Dedicated to my mother, who loves it more than it probably deserves.


The old church was rotting quietly away on its foundations, marble steps crumbling unobtrusively with every footstep that crossed them, though those were few and far between. White-ish plaster imitated the stone of the old Cathedrals, but the lofty arches were chipped and flaking with wear and wind to reveal the red-brown brick underneath. The carven image of the Virgin was the only piece of true craftsmanship; huddled helpless in her high niche, the smog-stained figure held her child close, protecting him from wind and rain. All in vain. The statue was chipped by gunshot, the baby shattered into myriad stone fragments that had long since worn away to nothing.

But still the bells rang.

Silver notes glistened warmly through sleet and smoke, echoing clear and sweet to the cold corners of the city block, where people as helpless as the old church and her crumbling icon huddled, tattered coats pushing back the winter wind. The crackle of a beggar's fire disguised for a moment the quiet, steady step of the approaching stranger, and he was past with a swish of fabric by the time the old man held out his rusting metal cup for a bit of change. His head was bowed into the collar of his coat, but it wasn't the cold that kept his face buried and his eyes to the ground.

His muddy, inexpensive sneakers made little sound as they mounted the steps to the church, and the aging marble gave off a sigh with their passage, familiar. The cracked and peeling wooden doors creaked open in front of him, closed behind him, and he stopped there, in the doorway, hands shoved deep into the pockets of his ragged jacket. He stood that way, silent, until the last peal of the bells faded away, settling in the air like the dust and cobwebs that plagued the old church.

He remained silent, even when the woman in black entered from a far side gallery. The sneakers scuffed through the dust on the floor, and she turned to him, hearing the noise.

You're early, this year, she observed, turning back to the icon of Mary at the front of the church, and he shrugged.

I was feeling religious this morning.

Ah, were you? With fingers nimble despite a wrinkled and arthritic appearance, she placed a small candelabra before the icon, who looked down on her with a benevolent smile, child tucked close to her.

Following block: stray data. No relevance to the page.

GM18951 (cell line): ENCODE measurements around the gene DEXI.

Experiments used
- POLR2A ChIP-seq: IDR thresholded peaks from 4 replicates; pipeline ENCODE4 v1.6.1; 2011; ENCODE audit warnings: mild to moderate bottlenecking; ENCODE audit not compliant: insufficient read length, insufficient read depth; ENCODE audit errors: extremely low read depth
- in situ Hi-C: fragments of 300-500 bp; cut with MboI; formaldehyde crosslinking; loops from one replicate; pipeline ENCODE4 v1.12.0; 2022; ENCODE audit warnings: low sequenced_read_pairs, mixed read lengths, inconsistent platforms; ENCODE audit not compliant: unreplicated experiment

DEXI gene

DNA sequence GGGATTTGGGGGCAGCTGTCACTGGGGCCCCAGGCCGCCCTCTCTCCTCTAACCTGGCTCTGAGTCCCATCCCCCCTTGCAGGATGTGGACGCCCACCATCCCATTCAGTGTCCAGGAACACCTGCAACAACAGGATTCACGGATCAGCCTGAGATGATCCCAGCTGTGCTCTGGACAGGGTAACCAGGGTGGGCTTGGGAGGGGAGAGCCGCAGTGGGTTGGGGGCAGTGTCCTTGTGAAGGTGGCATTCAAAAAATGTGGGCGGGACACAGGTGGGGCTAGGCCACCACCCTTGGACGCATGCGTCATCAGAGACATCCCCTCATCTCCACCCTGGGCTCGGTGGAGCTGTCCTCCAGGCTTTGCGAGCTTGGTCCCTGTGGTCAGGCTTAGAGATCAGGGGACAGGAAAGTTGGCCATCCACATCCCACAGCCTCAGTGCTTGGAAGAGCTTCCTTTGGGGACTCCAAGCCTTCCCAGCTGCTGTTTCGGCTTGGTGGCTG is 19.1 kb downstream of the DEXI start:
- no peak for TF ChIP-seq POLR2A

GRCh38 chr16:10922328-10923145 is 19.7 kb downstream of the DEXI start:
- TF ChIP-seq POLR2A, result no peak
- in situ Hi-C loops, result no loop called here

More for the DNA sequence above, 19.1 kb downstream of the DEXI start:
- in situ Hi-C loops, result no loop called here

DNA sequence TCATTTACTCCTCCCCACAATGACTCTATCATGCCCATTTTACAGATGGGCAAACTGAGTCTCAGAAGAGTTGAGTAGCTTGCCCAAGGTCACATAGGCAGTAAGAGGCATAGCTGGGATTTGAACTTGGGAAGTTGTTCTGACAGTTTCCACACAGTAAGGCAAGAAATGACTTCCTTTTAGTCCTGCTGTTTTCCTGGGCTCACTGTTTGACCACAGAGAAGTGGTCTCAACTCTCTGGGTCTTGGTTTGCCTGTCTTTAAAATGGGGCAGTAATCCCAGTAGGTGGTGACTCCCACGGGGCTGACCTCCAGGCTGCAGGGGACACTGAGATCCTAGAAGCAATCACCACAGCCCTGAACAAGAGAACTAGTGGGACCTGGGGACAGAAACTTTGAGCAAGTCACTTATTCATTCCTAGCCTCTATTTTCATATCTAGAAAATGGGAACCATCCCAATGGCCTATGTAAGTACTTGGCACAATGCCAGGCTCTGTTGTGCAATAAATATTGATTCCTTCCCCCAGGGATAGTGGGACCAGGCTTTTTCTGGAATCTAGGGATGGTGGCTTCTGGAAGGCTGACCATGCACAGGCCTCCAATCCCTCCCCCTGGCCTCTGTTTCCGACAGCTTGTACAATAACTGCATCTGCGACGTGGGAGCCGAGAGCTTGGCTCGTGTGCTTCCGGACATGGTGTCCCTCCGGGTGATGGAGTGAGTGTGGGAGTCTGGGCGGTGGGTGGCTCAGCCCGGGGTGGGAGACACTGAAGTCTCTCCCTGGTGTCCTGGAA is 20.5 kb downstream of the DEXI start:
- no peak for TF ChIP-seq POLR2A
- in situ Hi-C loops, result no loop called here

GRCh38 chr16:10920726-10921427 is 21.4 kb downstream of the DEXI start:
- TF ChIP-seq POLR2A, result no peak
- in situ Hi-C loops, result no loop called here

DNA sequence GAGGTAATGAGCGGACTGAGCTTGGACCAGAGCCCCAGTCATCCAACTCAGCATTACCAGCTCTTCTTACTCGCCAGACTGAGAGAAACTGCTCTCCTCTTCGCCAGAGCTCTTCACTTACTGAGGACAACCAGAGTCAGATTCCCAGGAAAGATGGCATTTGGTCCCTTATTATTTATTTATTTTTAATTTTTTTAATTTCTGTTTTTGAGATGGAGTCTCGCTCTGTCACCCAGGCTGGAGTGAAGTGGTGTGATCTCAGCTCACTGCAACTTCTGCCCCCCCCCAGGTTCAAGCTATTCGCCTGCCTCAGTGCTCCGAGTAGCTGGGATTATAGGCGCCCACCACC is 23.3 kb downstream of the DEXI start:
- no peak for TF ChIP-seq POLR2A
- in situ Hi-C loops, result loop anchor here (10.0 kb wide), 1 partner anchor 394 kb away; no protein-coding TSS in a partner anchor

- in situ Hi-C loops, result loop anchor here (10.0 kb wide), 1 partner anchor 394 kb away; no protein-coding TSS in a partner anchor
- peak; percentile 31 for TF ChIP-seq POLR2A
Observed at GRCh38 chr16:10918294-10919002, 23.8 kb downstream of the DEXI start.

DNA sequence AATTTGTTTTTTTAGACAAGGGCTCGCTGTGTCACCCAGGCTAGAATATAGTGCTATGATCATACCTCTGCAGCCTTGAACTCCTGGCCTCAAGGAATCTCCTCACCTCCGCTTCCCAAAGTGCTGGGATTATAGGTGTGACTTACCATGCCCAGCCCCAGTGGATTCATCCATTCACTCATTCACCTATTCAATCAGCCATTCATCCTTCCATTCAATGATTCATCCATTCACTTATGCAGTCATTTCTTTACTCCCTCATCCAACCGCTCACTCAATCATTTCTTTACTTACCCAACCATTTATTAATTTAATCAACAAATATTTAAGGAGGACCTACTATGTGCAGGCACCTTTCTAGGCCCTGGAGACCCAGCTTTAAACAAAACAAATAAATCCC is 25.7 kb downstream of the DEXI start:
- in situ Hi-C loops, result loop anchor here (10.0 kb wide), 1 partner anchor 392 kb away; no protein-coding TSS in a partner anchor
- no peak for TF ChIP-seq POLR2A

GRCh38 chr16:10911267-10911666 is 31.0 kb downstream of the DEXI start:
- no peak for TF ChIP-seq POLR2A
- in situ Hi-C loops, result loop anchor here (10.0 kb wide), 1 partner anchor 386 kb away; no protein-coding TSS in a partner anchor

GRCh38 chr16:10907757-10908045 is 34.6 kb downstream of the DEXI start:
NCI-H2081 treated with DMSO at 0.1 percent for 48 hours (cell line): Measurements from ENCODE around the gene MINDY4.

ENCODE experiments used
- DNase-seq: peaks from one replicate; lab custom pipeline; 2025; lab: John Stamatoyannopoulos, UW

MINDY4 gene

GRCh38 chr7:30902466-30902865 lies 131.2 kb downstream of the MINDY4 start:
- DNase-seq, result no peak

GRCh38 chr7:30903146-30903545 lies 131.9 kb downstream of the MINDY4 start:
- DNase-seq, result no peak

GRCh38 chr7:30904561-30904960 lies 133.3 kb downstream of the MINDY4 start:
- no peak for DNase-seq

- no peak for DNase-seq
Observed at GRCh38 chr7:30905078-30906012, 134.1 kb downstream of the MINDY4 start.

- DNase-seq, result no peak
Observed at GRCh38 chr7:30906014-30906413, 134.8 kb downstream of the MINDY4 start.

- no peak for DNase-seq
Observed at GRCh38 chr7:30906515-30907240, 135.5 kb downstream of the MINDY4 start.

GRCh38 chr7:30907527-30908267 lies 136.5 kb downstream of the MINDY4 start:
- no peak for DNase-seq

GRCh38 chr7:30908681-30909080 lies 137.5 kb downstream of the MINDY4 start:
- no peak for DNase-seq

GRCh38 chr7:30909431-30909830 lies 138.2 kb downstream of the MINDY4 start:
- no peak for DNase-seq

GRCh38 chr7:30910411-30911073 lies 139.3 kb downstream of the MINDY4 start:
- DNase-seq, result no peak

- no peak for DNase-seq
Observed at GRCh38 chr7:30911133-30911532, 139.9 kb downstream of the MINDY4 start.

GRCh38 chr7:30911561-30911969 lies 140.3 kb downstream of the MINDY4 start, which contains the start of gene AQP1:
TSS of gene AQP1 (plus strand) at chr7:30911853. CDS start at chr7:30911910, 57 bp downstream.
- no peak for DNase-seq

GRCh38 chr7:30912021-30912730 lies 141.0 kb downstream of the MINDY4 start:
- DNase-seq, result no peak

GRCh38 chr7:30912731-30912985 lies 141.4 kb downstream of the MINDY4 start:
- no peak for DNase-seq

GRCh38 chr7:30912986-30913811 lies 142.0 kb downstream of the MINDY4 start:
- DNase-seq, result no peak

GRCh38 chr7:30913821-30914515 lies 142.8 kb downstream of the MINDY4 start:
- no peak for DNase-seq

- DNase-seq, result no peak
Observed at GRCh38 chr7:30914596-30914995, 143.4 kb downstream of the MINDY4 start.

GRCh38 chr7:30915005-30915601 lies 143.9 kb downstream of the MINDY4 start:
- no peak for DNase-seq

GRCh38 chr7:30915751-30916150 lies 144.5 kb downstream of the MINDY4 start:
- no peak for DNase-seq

He shrugged again and approached her. Behind him he left tracks of dark mahogany. I missed her.

Of course you did, my child. The old nun leaned forward slightly to place a candle in each of the spaces of the candelabra, eight candles.

You'll ring the bells again? His head still hung low, and his shoulders hunched to drive his hands farther into his pockets. His eyes shifted upward to the face of the icon, who smiled at him even as she had the old woman, who did not answer him. He moved closer to her, feeling the matches he held clenched in his fist, deep in the bottom of his pockets.

We shall see, she said, and she moved aside, old hands flicking quickly through the ritual of the cross. She seemed unable to carry herself upright, shoulders slumping lower and lower as she limped to the pew and sat down, head bowed and hands folded in her lap. She, like her old church, was falling apart.

He moved forward again, pulling the matches out of his pocket with a soft tug of fabric. The nun lifted her head as he struck the first one, watching the tiny light move toward the first candle, then the second. It had burned nearly to his fingers by the third candle, and he dropped it quickly, snuffed, on the fourth. He stuck his fingers into his mouth, then struck the next match a moment later and lit the fourth and fifth.

Will you ring the bells? he asked again, lighting the sixth candle.

Her head nodded sleepily, then jerked upright again. Her eyes fixed on the six points of light. I'm an old woman, my child. A seventh light started from a candle, then an eigth, and he turned to her.

Please, he said. Please ring the bells for her.

She looked at him silently, watery gaze drifting to the candles behind him and the icon, framed in a soft glow of light. Without a word, she tottered to her feet, straightening her back with the effort of practice and habit, and she walked the worn path to the gallery.

He waited until she was gone and turned back to the icon. She smiled down at him, much like his mother. Like any mother. On impulse, he sank to his knees, and the first peal of the bells rang out, above him and beyond him in the smoggy sky. She was always smiling, this mother, smiling like the woman who held his hand when he crossed the street, who hugged him close at night when he was afraid. The second bell pealed, and the image of Mary blurred with tears. Unlike the icon that huddled quietly above the arch of the old church, the child was not the one who had been shot, shattering the image of mother and child.

The third bell rang, and he bowed his head under the silver notes. He could hear her voice before she fell on the steps of the old church, warning him softly to be careful in the traffic. The fourth bell pealed, and he saw her there, still on the steps, eyes closed, unmoving. The small child weeping while the bells of the small church pealed, eight times.

A last, shimmering note died away, and the nun made her unsteady way from the gallery to the sanctuary, eyes blinking as the pain in her back flared with each step. The boy was gone when she reached the icon, still lit by the soft glow of candlelight, and the woman's smile seemed sad. She held her child close.

The wooden doors swung shut with a sigh of winter air.